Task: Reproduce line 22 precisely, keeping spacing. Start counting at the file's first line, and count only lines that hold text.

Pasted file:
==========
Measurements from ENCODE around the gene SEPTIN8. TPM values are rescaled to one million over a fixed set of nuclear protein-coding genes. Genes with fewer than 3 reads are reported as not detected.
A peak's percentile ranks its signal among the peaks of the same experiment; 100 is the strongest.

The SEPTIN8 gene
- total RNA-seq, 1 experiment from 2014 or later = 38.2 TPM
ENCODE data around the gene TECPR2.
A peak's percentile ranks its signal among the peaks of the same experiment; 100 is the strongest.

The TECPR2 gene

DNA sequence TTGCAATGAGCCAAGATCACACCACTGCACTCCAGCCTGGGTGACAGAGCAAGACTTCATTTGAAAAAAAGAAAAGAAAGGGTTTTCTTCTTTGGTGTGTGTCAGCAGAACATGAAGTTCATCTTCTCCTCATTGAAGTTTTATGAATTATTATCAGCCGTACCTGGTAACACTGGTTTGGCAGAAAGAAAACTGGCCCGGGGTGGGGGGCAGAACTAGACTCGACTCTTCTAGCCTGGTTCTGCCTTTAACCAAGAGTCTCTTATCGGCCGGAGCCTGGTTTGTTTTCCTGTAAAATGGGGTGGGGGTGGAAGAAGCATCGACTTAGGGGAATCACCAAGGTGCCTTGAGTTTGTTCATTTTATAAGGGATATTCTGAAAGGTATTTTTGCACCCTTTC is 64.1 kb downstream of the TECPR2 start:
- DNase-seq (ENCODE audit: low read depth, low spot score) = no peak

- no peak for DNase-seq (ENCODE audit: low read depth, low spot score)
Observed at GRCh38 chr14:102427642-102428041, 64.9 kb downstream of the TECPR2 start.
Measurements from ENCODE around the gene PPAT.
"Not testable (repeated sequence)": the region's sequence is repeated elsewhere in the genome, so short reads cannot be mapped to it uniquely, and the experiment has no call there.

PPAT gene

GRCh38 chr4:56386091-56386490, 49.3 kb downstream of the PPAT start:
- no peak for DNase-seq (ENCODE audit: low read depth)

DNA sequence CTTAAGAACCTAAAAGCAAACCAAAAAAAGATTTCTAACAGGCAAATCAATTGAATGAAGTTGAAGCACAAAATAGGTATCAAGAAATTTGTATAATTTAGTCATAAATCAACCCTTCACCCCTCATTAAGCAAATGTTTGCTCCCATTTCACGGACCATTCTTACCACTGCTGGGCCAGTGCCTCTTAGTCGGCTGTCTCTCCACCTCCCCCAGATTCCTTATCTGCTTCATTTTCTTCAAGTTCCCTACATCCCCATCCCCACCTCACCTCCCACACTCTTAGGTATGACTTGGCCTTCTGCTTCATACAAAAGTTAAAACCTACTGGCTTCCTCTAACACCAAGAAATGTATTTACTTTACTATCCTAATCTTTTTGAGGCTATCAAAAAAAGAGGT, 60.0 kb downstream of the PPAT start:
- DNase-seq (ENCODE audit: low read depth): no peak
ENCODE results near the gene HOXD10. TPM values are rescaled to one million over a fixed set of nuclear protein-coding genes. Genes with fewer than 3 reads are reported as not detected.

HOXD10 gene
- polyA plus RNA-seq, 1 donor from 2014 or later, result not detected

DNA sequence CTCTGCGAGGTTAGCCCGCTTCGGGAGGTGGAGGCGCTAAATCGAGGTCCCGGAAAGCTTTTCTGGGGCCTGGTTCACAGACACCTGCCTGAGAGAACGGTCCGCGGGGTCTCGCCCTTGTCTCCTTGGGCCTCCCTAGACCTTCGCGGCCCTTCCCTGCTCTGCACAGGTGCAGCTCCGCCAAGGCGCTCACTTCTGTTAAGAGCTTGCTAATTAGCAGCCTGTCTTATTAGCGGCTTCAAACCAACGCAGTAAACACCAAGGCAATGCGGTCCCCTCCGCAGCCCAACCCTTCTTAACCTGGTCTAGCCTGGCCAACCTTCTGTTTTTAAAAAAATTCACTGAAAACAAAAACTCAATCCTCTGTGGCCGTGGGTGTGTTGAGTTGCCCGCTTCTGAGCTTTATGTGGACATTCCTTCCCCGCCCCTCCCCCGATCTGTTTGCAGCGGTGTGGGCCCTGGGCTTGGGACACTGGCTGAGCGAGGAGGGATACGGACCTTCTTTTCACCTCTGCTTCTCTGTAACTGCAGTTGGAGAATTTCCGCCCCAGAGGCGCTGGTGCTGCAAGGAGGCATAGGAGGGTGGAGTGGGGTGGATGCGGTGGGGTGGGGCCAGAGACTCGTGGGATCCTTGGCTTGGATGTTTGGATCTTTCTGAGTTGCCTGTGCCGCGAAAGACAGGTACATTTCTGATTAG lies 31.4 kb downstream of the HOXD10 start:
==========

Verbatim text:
DNA sequence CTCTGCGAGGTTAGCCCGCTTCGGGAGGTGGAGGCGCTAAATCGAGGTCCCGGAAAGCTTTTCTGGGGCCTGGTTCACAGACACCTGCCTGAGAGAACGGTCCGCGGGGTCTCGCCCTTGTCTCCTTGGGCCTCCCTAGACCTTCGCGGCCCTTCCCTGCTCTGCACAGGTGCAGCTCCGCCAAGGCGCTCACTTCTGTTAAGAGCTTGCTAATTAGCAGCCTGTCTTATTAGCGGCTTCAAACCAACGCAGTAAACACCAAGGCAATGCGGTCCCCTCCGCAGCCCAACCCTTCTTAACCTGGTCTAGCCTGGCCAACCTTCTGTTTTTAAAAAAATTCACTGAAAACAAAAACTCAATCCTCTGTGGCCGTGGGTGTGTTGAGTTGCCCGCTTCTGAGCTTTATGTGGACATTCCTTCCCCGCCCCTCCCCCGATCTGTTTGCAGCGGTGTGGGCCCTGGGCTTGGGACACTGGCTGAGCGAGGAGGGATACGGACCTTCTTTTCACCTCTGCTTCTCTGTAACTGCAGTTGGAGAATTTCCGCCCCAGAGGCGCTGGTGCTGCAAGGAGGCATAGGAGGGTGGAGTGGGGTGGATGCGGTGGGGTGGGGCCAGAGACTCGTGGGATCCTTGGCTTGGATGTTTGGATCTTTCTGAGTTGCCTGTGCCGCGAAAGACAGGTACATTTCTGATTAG lies 31.4 kb downstream of the HOXD10 start: